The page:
Since 1996, only four wide receivers have totalled more receiving yards in their first two NFL games than McLaurin. The four? Anquan Boldin, Marquise Brown, Stefon Diggs, and Will Fuller. To put into perspective, both Randy Moss (184) and DeAndre Hopkins (183) had fewer receiving yards in his first two games than McLaurin has (189).

It didn't take long for McLaurin to prove he is a lot more than just a speed guy. He can run every route and has impressed many of his teammates.

"He showed that he can be crisp when it comes to running routes," Peterson said. "It's very impressive to have that, the short game and be a threat as well."

There's still plenty of uncharted potential with McLaurin as well. 

"We're still learning what Terry can do," Keenum said.

Through two weeks of the Redskins 2019 season, there has not been a lot to cheer about. Opening up the season with two losses, each to a division rival, was just about the worst-case scenario for the Burgundy and Gold. 

But if McLaurin's first two NFL games are a sign of what's to come, the Redskins will have struck gold with their third-round pick.


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Redskins cut edge rusher Noah Spence, promote Carroll Phillips from practice squad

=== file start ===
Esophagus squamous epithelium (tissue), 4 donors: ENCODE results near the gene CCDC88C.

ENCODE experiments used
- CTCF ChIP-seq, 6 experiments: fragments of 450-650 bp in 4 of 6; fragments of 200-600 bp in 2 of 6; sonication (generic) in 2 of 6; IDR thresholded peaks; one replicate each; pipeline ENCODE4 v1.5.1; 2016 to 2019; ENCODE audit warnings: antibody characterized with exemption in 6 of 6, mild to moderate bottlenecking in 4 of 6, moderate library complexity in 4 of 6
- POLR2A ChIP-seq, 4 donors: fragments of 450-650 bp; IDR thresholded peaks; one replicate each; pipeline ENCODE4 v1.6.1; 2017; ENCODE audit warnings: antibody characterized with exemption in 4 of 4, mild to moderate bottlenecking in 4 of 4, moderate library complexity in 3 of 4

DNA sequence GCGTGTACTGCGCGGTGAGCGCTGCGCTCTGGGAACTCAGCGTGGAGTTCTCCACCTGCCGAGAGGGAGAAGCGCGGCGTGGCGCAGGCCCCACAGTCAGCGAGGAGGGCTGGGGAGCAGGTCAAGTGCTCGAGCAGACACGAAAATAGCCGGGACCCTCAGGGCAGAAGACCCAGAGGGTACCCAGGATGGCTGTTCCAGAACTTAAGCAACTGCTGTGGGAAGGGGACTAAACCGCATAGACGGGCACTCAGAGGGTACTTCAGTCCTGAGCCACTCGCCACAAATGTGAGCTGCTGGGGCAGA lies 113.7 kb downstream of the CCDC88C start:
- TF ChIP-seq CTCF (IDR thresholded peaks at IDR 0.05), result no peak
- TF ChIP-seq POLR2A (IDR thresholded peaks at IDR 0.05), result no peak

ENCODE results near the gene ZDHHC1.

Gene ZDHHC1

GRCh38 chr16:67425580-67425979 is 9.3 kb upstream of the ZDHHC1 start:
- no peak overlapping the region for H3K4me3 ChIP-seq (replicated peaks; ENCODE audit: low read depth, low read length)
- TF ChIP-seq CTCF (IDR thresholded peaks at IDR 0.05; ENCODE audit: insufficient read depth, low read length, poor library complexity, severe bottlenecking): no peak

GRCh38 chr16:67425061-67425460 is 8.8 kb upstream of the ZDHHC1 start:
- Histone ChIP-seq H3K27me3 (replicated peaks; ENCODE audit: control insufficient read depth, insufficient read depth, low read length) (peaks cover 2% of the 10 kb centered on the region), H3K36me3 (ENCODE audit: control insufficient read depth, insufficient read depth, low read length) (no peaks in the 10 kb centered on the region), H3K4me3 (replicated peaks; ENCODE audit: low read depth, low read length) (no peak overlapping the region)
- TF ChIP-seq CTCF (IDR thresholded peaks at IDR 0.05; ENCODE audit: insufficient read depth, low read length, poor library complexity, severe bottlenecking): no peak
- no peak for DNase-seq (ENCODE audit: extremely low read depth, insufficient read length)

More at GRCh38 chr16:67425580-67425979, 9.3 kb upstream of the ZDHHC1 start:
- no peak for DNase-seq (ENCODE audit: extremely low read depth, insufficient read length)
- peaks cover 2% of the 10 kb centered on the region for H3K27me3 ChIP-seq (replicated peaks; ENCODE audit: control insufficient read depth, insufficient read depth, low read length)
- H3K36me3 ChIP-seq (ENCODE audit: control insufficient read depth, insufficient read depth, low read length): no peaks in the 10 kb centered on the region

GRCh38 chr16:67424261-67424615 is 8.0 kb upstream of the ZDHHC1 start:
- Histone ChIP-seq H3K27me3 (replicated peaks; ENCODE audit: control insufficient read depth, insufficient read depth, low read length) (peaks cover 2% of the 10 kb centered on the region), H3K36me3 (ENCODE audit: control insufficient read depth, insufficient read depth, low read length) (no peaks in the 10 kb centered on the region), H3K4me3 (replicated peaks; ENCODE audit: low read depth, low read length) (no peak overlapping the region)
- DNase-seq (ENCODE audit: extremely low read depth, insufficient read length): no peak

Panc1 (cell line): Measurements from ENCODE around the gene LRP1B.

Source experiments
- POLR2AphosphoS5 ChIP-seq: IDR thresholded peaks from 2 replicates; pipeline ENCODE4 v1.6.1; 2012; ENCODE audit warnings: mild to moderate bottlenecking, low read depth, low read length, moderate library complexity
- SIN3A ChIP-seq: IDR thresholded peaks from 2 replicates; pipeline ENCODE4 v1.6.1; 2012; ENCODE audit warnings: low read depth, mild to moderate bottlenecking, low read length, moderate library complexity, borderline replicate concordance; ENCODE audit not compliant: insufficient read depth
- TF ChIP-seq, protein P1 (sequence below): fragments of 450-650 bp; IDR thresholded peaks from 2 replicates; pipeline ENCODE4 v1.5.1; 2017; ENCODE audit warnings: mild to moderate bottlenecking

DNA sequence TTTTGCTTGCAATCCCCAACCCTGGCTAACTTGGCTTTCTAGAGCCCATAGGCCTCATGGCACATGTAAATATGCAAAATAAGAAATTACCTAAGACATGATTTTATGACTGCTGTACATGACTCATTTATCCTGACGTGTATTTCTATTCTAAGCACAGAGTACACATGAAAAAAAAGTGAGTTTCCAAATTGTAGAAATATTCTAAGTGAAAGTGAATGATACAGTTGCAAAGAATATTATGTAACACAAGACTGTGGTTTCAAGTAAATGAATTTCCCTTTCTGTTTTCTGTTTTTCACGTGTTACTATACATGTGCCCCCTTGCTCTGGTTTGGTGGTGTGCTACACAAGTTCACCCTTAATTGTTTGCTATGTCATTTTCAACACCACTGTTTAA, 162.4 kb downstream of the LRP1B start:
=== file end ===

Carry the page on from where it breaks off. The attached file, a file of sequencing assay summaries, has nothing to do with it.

Redskins cut edge rusher Noah Spence, promote Carroll Phillips from practice squad

The Redskins cut former Buccaneers second-round pick Noah Spence Tuesday and promoted Carroll Phillips from the practice squad, according to Ian Rapoport

Washington signed Spence in mid-September after the Bucs cut him at the end of training camp.

Hopes were high for Spence in Tampa after he recorded 5.5 sacks in his rookie season, but has only recorded two sacks in the three seasons following 2016. 

Phillips joined the Redskins practice squad in Week 9 after playing in limited snaps with the Jaguars and Colts as an undrafted free agent in 2017. 

The Illinois product figures to be the fourth man in the Redskins pass rush rotation behind Ryan Kerrigan, Montez Sweat and Ryan Anderson. 


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2020 NFL Mock Draft 5.0: Will the Redskins go best player available at No. 2?

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2020 NFL Mock Draft 5.0: Will the Redskins go best player available at No. 2?

After Week 11 of the 2019 NFL season, only the Cincinnati Bengals have a higher likelihood of landing the No. 1 overall pick in the 2020 NFL Draft than the Washington Redskins.